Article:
africologne (5) Marie Yan writes about the first festival day Opening

Keynote speech by author Yvonne Adhiambi Owuor (Photo: Marie Yan)

by Marie Yan


Mülheim, Cologne, 1st of June 2023. It feels like walking a long way in semi-deserted streets – I missed the right stop – before arriving at the courtyard of the Schauspiel Haus Depot: a container-like building sitting on a large concrete slab, once an order-picking warehouse, now a permanent addendum to the historical city theatre. To the left of the entrance, food stands have been set up outside, canteen-style. To the right, tables are covered with white cloth for prospective flutes. People congregate in a friendly buzz; some having probably met or reunited in the two days that the European Conference for African Studies has already been going on at the university of Cologne. We are all gathering for the kickoff of the African Futures Cologne 2023 programme, of which the arts festival Africologne is a part of.

I am relating these details to diffuse the shapeless tension I have come with to the evening.

The opening performance is the cause of that discomfort and let’s admit it, fatigue. Something repeats. Something repeats in the re-inviting of white artists capitalising on non-white stories or performers and being denounced for it, at a time where plenty of talented people with skin in the game create and are not given the biggest theatres and the opening nights. Controversy is a selling fairy godmother if you say loud enough that your piece means the opposite of what you are being attacked for[1]. I will not write the name of the artist. It is in the programme.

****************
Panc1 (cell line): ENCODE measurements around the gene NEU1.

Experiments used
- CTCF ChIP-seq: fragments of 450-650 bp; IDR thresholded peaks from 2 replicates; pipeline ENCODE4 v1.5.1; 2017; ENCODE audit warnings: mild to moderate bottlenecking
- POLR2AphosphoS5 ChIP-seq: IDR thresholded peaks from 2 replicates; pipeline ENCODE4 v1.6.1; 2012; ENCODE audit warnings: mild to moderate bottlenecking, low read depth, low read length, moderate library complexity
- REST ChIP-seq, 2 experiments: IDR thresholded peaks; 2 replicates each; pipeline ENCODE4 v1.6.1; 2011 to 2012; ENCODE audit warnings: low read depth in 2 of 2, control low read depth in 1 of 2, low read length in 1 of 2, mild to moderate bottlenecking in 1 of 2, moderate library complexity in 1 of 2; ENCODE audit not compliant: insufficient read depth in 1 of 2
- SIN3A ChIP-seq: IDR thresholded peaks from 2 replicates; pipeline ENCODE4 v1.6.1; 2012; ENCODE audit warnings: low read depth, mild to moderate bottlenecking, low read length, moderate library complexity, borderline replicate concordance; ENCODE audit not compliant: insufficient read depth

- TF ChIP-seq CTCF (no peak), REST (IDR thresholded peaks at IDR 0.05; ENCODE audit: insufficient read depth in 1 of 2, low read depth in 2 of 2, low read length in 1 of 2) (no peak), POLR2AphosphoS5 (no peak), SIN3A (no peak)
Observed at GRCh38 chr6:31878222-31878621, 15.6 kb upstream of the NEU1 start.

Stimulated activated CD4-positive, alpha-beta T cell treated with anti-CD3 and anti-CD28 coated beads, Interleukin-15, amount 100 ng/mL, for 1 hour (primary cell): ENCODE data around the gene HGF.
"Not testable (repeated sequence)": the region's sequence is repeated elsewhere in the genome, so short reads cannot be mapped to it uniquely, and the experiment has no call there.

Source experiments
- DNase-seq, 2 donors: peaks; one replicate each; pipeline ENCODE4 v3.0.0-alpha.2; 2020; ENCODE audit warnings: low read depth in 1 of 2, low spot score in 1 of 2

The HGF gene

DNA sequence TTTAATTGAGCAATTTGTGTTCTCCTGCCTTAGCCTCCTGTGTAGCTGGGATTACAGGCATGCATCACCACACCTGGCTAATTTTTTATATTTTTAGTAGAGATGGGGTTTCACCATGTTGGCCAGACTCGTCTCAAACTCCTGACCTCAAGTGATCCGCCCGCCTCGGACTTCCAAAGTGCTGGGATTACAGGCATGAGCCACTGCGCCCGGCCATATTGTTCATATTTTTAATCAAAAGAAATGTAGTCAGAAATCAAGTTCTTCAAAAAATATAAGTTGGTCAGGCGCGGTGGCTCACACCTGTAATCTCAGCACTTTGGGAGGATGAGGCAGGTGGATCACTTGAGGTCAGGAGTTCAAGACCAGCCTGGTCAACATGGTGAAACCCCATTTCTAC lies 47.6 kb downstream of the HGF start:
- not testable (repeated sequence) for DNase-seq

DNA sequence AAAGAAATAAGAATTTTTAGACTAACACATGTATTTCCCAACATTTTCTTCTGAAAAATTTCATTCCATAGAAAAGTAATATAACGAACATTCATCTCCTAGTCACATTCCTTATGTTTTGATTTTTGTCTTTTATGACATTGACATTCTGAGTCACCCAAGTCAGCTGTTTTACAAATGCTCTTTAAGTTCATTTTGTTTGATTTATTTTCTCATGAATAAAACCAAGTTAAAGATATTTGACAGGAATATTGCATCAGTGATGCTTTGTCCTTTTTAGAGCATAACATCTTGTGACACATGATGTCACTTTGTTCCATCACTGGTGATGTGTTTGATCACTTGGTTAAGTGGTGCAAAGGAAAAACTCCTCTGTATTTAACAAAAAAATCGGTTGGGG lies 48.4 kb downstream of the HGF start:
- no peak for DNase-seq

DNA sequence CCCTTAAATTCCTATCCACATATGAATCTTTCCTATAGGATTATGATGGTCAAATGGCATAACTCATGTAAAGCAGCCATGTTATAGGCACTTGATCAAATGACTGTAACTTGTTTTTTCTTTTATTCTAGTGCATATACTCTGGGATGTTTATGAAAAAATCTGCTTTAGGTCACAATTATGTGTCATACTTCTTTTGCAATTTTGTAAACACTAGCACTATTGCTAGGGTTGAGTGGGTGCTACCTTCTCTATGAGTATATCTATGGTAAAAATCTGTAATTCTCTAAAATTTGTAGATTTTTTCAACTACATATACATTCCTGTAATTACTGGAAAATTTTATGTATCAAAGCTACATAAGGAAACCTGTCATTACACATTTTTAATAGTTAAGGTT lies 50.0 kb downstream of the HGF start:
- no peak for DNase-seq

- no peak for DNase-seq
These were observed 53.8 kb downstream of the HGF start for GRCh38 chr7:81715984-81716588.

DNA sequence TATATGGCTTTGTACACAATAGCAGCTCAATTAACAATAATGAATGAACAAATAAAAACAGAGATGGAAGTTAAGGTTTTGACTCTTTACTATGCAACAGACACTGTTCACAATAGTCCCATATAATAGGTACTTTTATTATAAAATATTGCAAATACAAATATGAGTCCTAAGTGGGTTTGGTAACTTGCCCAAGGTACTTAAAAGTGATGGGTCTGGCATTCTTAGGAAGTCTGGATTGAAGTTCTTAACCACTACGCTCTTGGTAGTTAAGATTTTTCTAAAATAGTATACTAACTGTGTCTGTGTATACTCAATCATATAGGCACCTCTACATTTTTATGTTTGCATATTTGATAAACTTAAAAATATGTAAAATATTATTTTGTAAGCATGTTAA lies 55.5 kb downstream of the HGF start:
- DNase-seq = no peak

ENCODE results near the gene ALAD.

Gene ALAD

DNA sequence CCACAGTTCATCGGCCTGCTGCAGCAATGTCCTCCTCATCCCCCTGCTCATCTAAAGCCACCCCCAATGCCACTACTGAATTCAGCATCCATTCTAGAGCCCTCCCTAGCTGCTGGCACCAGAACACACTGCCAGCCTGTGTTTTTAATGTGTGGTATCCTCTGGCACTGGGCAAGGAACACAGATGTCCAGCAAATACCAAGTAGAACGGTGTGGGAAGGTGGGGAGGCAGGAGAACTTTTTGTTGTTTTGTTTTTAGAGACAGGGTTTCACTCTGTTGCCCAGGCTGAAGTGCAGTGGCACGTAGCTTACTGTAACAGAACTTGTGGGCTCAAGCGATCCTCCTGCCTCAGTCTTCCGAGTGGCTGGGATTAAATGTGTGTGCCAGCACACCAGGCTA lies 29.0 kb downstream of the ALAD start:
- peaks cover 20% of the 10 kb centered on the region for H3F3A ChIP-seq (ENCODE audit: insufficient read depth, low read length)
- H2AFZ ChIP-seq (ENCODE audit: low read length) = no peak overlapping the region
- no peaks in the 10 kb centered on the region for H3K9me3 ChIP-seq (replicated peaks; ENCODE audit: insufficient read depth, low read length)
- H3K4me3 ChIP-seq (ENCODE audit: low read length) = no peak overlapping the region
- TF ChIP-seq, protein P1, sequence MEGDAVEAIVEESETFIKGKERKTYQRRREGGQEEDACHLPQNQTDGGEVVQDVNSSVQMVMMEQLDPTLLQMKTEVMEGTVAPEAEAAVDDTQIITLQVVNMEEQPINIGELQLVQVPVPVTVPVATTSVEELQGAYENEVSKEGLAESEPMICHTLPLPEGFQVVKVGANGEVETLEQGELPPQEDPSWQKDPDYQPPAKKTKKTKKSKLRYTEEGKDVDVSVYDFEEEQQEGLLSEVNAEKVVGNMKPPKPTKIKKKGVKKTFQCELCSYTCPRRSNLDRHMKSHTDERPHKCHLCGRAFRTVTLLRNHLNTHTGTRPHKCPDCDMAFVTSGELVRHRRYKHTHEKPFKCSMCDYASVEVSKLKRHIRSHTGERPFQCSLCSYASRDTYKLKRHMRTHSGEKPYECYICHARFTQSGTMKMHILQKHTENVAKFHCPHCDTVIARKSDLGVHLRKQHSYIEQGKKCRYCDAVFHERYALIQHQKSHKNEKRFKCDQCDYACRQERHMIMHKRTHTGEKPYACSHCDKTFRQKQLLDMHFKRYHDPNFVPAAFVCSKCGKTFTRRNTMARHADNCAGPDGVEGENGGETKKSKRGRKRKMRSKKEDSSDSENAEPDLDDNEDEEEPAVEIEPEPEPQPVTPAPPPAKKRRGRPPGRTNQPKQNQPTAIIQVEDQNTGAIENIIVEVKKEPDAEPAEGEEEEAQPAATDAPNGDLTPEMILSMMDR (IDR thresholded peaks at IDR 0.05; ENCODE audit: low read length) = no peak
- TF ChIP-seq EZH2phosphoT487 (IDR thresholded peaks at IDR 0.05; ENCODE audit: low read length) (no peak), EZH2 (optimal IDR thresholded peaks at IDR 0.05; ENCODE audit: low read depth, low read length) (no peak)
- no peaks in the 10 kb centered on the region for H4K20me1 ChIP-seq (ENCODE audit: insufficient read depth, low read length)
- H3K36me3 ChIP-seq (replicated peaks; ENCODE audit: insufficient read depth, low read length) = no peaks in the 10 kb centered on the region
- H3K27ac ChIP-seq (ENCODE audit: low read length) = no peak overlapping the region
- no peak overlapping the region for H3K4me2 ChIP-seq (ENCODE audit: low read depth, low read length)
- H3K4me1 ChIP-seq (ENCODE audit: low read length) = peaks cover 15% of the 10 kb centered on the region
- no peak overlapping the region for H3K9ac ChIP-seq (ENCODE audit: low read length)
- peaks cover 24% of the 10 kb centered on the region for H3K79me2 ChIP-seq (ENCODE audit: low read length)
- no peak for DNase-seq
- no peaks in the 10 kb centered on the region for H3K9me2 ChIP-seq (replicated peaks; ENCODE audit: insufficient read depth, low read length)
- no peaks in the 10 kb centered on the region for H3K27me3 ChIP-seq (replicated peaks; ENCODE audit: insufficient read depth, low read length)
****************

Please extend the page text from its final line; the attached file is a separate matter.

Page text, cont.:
As I make my way to my seat I have in my ear a recent article by Teju Cole grappling with the beauty and the existence of Vermeer’s paintings: «Any work of art is evidence of the material circumstances in which it was produced.»[2] What does it then signal, to choose to ignore that a white artist working in the post-apartheid context of South Africa, necessarily walks on one side of Du Bois colour line? That opening with his work, is to say that these inherited conditions do not matter, as long as the art satisfies? What exactly is being celebrated? And finally, I wonder: what does it mean to open? And what exactly is being opened?

Earlier, I listened with awe to the keynote given by writer Yvonne Adhiambi Owuor, who proclaimed:  «[…] What a time it is. Of existential and dramatic battles. And for worldview and mythologies. What a mess. What an opportunity. This season of flux is marked by the reluctant retreat of old powers from our world.Uncertainty, disintegration, as established systems and structures give way, for they can no longer shelter or hold our humanity in its complex realities, in its emerging possibilities. […] This is a season for new metaphors and archetypes.»